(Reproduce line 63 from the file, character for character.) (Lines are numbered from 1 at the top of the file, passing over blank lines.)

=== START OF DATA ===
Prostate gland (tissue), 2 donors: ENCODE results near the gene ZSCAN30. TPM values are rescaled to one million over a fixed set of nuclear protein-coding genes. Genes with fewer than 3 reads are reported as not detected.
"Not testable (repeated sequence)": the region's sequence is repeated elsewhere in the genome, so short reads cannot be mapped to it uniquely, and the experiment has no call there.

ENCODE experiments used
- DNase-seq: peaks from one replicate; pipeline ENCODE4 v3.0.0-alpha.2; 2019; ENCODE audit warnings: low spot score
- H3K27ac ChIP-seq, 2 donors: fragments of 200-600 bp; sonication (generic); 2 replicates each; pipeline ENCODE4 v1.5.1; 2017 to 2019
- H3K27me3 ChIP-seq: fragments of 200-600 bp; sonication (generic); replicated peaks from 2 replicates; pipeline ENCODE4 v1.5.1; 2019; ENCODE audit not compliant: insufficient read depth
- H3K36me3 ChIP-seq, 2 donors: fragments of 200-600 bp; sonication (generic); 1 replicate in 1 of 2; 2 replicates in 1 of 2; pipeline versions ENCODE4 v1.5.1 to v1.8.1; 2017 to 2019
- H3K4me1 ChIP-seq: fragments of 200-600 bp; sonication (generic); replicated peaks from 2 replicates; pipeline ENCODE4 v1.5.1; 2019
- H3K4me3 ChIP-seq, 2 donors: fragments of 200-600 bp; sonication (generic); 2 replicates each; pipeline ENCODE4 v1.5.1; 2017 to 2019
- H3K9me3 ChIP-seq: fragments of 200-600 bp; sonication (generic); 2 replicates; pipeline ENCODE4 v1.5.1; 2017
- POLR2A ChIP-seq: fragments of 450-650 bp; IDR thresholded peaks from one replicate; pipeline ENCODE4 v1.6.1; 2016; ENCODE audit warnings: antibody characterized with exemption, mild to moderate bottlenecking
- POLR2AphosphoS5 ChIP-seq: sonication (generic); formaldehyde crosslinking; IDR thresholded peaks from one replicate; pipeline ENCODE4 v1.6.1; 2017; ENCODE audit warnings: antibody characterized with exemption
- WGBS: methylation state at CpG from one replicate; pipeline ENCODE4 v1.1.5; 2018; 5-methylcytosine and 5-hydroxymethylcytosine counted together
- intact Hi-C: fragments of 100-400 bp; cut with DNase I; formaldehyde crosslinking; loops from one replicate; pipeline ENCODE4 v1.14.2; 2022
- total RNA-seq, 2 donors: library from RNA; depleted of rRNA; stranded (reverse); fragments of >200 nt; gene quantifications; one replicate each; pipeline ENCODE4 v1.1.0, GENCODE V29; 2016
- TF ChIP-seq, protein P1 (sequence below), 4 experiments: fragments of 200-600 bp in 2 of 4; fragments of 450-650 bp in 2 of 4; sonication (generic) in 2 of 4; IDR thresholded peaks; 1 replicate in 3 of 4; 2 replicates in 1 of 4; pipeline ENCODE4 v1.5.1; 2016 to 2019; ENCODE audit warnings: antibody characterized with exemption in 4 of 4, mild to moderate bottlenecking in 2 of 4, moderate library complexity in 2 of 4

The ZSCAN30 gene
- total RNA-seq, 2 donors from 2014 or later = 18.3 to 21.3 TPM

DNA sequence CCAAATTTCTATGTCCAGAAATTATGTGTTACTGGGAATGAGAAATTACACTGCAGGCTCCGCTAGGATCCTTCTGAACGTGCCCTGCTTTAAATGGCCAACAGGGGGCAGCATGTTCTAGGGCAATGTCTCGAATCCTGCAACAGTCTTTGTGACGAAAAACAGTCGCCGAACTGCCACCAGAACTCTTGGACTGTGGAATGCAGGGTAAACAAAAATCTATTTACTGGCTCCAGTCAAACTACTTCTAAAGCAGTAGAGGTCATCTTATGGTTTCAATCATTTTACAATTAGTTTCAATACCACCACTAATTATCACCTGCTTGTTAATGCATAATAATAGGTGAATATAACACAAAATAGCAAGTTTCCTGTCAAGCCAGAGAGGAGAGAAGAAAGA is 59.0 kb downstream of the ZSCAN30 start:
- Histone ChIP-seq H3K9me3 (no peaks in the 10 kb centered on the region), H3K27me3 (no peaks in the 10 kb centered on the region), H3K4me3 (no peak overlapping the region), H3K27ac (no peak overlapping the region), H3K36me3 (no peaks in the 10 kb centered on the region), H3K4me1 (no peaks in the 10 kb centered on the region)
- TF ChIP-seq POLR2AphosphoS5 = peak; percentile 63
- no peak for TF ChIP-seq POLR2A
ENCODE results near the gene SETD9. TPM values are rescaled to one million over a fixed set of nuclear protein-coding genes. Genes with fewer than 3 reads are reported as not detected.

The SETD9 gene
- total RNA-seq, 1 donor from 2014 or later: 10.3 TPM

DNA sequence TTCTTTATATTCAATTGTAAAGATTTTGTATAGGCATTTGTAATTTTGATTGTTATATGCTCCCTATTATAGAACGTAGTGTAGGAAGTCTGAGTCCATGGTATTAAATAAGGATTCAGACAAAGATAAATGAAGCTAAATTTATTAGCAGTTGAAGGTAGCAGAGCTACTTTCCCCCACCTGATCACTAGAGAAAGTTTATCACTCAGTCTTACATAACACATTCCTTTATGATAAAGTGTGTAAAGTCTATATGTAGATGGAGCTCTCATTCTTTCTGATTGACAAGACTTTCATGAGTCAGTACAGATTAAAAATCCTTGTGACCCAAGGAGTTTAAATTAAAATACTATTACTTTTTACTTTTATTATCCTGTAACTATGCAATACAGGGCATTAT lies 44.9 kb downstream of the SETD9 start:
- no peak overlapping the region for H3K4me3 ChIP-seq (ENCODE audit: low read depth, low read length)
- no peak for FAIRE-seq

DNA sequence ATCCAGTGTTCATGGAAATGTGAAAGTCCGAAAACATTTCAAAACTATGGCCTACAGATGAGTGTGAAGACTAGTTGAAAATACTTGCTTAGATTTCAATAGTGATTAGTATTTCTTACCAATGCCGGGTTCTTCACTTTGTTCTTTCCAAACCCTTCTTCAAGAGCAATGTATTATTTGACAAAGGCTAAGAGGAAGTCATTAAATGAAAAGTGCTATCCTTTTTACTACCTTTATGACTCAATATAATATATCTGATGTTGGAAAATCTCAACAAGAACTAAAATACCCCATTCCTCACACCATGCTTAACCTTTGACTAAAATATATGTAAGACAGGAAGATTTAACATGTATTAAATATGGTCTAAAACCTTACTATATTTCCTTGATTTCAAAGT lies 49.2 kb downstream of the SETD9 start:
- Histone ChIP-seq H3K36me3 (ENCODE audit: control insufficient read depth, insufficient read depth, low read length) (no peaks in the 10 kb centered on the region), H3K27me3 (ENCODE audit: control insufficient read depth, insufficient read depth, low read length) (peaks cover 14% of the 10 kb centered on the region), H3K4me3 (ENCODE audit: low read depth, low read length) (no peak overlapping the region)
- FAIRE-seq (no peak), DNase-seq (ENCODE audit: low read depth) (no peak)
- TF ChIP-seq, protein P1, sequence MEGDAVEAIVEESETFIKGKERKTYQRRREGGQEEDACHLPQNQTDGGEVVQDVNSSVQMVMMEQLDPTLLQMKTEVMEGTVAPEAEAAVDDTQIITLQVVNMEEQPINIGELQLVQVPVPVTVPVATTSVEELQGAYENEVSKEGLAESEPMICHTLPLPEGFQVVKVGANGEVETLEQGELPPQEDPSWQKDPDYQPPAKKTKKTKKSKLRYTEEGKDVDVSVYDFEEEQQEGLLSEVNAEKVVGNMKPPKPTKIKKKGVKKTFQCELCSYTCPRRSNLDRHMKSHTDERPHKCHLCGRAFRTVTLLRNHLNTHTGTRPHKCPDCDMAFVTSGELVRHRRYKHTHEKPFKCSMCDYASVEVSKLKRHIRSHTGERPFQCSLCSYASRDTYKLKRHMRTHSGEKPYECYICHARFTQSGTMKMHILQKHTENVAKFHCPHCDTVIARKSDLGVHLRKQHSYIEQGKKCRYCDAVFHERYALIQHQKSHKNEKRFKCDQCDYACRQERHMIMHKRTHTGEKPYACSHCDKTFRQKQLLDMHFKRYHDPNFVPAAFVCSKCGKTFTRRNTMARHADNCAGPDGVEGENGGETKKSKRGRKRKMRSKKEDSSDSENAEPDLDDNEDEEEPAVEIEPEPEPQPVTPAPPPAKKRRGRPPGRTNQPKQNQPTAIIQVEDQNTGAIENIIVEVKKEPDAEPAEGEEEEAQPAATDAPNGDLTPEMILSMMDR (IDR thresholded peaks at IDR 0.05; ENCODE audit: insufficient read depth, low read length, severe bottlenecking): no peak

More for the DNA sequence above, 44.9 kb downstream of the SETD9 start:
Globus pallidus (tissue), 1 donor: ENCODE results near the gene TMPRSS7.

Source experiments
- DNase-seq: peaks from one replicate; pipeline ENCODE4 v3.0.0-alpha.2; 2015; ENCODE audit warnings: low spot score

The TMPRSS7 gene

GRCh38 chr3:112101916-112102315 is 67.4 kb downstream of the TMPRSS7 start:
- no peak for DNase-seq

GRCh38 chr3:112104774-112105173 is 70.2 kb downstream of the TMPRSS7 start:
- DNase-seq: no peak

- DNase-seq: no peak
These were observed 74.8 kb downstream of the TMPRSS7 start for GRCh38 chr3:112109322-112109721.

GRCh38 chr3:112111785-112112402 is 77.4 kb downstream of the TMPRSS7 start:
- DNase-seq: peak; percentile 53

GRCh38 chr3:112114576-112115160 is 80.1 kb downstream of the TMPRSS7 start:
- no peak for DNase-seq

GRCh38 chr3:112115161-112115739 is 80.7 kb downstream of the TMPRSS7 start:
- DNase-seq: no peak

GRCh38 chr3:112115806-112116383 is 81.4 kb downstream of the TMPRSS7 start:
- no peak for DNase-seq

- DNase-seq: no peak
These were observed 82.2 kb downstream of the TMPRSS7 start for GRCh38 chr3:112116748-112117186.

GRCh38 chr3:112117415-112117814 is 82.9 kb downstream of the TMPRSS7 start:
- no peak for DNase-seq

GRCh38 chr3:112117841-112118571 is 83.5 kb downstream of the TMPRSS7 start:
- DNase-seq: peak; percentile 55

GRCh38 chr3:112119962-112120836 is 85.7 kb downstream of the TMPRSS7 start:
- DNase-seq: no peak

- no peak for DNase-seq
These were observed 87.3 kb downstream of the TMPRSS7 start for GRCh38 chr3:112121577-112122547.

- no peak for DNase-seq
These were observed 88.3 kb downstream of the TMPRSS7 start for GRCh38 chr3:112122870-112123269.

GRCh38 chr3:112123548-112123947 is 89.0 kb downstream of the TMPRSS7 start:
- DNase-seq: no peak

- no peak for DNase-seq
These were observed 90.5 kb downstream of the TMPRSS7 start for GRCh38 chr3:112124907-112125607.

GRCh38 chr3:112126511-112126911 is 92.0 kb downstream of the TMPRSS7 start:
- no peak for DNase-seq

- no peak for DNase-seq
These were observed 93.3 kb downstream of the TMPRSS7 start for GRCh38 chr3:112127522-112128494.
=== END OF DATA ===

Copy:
These were observed 88.3 kb downstream of the TMPRSS7 start for GRCh38 chr3:112122870-112123269.